EFI has become the tool that has unlocked the next level of engine performance. Nowhere is it more evident than in drag racing, where EFI has taken over where the rules permit. Take Joe Dunn’s Pat Musi-powered ’68 Camaro that just rocked the competition with a 6.38 @ 218 mph pass. Its 755 cid big-block features a well-tuned EFI/nitrous setup that repeats run-after-run and doesn’t kill parts in the process. Musi has become the go-to guy when it comes to integrating EFI and nitrous.
From an engine builder’s perspective it doesn’t get any more extreme than Pro Mod racing and the only two Pro Mod cars now running over 250 mph are EFI- equipped and run Wilson Manifold EFI setups. But it’s not only these mega-engine cars that are depending on EFI. Virtually any engine combination can benefit from EFI as well. The move to EFI in racing is strongest in the Mustang NMRA and also “street car” racing sanctioning bodies like the NMCA. EFI is the perfect complement to high horsepower power adders like nitrous, turbos and superchargers.
Carburetors will never be totally overshadowed by EFI, because they will be the mainstay of sportsman racing for the foreseeable future, and remain the backbone of hot rodding. However, more of your customers will be looking for performance engines with a total EFI package. It’s a great opportunity for you to up-sell EFI components or sell a complete EFI system.
The question facing today’s engine builders is do you spec out the EFI induction system and include it with the engine purchase or leave that up to your customer? If you are leaving it to your customer, two things may take place. First, there’s a good chance that the owner will get it wrong and blame you for its lack-luster performance. And second, you will be leaving a lot of money on the table for someone else, and today that can mean the difference between making a profit and taking a loss.
We will briefly touch on all areas of EFI induction systems. Each is so complicated that it deserves its own stand-alone technical analysis. Fortunately, most of the information you need is available on manufacturer’s Web sites and numerous forums. Like anything else, understanding EFI is a learning process, one that will reward those engine builders who take the time and make the effort to figure it all out.
Where to Begin
The experts we spoke to including Keith Wilson (Wilson Manifolds), Kenny Duttweiler (Duttweiler Performance), Pat Musi (Pat Musi Engines) and several component manufacturers. All stated that the first thing you need to determine is the target horsepower for the engine you are building. This holds true from the most basic street engine to the most radical race engine. Here’s why: once you know the horsepower you can precisely calculate the amount of fuel and the amount of air the engine needs. Once you know the fuel required you can determine what fuel pump, lines, pressure regulator, fuel rails and injectors the engine will need. Likewise, once you know the airflow requirements, you can determine throttle body size and manifold configuration.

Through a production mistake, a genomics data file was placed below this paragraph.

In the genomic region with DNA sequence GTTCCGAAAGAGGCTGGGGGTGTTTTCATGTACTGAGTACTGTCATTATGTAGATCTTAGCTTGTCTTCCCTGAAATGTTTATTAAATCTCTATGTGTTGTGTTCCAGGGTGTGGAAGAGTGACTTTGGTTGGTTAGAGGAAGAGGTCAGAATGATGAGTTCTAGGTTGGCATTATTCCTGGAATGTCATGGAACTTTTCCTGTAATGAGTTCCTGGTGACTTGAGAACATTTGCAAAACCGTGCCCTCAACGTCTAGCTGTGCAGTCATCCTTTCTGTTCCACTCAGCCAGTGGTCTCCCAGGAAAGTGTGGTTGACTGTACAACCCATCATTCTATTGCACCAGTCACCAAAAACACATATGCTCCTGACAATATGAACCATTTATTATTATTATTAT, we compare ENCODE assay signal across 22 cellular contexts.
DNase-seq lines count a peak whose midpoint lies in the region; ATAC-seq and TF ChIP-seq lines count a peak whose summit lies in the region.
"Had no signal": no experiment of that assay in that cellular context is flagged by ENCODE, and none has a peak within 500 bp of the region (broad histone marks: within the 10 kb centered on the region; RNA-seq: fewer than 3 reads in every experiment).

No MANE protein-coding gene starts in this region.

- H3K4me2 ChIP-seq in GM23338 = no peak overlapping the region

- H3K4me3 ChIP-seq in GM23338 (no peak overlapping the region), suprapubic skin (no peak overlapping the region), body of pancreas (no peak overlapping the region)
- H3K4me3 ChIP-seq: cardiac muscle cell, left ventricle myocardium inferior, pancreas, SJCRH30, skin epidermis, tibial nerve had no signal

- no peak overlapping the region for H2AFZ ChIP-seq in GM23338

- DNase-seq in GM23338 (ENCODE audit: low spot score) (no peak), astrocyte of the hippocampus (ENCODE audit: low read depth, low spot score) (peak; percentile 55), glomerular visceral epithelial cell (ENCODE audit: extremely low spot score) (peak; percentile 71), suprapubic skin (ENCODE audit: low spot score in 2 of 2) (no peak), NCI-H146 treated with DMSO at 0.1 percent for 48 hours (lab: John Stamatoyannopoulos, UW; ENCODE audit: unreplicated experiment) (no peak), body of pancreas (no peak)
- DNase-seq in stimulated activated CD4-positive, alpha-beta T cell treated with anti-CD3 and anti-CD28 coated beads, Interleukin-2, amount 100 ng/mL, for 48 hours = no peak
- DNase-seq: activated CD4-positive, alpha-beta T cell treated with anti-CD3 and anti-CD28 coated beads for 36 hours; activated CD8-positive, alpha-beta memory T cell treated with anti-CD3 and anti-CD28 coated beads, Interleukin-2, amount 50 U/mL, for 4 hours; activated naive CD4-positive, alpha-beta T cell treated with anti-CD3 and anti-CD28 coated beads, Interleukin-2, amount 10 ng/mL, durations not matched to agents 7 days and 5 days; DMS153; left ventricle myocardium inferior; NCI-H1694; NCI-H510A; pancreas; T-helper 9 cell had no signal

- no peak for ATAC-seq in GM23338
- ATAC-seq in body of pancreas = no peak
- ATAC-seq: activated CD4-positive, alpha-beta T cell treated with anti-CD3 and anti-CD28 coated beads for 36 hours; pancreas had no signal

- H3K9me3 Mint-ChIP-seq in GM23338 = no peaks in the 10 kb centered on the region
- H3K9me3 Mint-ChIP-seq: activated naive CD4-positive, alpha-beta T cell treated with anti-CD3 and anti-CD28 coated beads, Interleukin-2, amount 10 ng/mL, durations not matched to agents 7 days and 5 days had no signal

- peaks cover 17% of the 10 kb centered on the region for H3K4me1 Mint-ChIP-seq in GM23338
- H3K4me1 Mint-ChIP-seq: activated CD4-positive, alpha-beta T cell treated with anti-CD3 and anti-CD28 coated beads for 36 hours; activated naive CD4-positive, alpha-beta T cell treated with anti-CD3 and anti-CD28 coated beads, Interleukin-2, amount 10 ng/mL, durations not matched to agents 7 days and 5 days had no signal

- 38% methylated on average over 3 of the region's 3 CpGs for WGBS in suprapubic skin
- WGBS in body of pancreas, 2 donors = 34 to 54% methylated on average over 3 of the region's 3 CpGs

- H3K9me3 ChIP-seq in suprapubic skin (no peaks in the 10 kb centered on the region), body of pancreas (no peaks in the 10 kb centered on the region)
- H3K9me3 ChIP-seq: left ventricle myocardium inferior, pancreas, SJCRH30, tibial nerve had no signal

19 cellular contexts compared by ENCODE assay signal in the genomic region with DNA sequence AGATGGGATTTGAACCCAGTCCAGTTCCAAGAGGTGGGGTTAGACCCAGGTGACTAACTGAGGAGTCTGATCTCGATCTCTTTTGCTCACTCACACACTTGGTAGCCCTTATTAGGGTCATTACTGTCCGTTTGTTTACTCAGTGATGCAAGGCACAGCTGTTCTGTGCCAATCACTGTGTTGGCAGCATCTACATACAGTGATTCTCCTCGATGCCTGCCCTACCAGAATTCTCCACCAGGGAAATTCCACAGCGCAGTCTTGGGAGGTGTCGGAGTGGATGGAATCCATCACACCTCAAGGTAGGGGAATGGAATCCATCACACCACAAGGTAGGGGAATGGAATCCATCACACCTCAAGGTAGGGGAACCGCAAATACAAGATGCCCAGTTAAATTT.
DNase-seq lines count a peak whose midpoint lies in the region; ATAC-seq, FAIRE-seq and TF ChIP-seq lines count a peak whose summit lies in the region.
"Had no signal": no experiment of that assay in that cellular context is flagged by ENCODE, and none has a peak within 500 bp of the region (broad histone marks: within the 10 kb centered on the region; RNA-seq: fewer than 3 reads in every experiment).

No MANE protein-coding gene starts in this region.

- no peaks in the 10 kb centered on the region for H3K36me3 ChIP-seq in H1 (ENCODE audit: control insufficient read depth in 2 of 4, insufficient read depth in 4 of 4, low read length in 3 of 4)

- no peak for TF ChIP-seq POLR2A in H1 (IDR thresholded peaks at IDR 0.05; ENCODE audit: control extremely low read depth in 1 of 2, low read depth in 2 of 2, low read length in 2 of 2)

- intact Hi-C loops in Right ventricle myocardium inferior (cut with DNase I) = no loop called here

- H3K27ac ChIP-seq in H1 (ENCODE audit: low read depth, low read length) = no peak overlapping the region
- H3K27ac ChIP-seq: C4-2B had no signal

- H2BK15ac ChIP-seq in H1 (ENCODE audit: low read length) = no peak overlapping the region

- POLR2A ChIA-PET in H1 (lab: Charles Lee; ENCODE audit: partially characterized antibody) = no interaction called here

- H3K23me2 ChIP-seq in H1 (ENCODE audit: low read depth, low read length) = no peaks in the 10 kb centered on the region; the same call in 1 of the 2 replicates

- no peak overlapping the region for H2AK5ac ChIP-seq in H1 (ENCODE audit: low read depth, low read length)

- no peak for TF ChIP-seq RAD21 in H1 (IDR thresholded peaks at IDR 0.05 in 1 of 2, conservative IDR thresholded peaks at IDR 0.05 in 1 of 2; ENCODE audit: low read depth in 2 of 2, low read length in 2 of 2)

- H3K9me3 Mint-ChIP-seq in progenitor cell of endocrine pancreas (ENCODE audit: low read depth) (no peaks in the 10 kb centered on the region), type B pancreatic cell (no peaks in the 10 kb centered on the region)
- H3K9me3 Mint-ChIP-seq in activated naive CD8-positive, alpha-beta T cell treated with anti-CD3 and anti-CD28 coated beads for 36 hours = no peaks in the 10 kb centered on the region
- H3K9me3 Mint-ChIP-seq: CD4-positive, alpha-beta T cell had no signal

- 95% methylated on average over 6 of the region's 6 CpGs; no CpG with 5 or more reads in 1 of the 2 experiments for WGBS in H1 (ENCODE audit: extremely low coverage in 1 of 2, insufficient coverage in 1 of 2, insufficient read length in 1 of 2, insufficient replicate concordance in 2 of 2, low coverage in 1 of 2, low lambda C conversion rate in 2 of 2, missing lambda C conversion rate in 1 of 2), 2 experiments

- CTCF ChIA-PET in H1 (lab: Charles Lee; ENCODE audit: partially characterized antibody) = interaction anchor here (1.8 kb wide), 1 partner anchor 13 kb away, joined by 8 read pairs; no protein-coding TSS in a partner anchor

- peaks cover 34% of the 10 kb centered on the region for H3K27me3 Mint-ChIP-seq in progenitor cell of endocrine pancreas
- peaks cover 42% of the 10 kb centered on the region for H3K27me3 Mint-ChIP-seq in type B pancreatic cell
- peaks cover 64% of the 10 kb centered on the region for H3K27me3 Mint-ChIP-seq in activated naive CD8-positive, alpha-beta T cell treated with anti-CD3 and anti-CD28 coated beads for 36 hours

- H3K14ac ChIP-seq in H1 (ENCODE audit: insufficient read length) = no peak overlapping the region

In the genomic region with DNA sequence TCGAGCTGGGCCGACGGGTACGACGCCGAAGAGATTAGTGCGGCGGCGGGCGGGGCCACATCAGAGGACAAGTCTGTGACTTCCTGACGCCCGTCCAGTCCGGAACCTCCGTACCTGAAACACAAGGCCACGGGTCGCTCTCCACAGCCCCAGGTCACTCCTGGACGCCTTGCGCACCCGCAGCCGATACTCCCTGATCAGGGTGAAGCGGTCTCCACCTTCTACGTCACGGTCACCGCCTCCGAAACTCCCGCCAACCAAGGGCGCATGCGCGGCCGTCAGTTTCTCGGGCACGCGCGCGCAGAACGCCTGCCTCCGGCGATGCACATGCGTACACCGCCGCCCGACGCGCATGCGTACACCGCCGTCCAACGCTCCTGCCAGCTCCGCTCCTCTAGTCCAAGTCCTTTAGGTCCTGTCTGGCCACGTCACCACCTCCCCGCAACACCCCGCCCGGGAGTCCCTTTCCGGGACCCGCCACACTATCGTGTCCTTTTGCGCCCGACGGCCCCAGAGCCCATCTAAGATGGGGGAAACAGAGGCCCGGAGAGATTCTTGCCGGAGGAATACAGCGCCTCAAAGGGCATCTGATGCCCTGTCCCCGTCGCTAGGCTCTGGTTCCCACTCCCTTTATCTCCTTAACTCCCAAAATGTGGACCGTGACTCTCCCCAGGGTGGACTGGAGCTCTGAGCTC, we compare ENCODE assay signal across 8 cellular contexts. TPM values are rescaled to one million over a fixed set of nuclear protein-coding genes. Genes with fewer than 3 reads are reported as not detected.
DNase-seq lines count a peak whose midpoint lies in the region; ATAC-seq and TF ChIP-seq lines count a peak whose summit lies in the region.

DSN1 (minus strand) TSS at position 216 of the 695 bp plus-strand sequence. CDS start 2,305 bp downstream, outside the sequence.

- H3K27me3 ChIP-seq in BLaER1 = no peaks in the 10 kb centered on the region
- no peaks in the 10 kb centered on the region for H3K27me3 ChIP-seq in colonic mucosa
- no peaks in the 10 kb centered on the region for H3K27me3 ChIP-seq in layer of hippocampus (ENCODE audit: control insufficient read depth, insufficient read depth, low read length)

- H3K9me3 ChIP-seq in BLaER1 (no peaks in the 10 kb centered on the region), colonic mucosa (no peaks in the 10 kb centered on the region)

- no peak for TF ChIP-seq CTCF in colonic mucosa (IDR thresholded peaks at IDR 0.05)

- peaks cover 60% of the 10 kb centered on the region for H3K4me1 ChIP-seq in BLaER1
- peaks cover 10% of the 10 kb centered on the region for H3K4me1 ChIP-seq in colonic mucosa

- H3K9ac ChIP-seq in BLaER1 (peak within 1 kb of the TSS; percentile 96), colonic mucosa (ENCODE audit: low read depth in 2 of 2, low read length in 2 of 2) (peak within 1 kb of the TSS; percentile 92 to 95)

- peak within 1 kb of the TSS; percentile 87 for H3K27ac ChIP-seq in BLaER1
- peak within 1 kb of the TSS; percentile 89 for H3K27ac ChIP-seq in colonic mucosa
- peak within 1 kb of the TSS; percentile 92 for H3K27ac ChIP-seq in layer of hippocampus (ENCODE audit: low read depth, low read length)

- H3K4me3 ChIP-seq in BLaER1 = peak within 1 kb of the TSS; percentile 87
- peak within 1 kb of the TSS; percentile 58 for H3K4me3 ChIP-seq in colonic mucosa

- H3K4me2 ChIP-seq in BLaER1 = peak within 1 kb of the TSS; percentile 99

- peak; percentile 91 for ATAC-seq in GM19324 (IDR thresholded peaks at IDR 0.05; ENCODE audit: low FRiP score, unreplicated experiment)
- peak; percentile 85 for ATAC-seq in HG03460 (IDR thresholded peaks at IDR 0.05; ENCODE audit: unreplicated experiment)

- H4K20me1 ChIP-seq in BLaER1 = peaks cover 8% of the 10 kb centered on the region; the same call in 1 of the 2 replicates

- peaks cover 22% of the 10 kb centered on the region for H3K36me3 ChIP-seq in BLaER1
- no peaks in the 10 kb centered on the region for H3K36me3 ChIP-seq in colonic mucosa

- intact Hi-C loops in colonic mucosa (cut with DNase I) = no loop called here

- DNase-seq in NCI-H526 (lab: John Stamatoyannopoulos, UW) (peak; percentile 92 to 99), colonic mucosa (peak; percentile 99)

Determining fuel flow for an EFI engine can be tricky because it really depends on the Brake Specific Fuel Consumption (BFSC) of the engine you are trying to fuel. Basically, the rule of thumb is to use a .5 BFSC for normally aspirated engines and .6 BFSC for engines with power adders. Using these figures (600hp X .5 = 300lbs/hr.) for a hypothetical 400 cid, 600 hp engine we get the following results.
The folks from Aeromotive caution that a small change in BFSC can greatly alter the fuel requirements, so if you are not sure of your engine’s BFSC, err slightly towards bigger injectors (more on injector sizing later).
Determining an engine’s airflow requirements is fairly easy if you know its volumetric efficiency (VE). A good running 2-valve pushrod V8 is probably in the 85-95% VE range. A highly tuned race motor may exceed 100% VE. To simplify the formula most people use this formula that solves for 100% VE and then adjust the final flow number up or down.
For example our 600 hp hypothetical engine has 400 cid and revs to 7,000 rpm. When these numbers are plugged into the formula we come up with an airflow requirement of 810 cfm. If you believe your engine has an 85% VE you multiply 810 X .85 = 788 cfm. That is why a 750 cfm carb works so well on this extremely popular engine combination.
Okay, we now know the two things we need to coordinate an EFI system for our hypothetical engine: 300 lbs/hr of fuel delivery and 810 cfm of airflow. Ken Farrell, one of the designers of Professional Products’ bolt-on PowerJection, says this is where many engine builders fail. “They end up with a bunch of mismatched components that don’t play well together.” So now is the time to select the right fuel pump to go with the right injectors to go with best intake and top things off with the best tuning solution.
Cars with existing EFI systems have fuel pumps that are closely sized to the O.E. power demand. If only a slight power gain is required you can usually get more effective fuel delivery out of the stock EFI system by adding an adjustable fuel pressure regulator, and bumping the pressure up slightly. But for anything more aggressive you will require an aftermarket pump with high-flow filters and a bypass fuel regulator. The Aeromotive Fuel Systems Web site has some excellent tech bulletins on how to properly set up a fuel delivery system for EFI. Fuel pump selection, in-tank pickup tubes, line routing and fuel regulator plumbing are all very critical to how the system will operate and how durable it will be.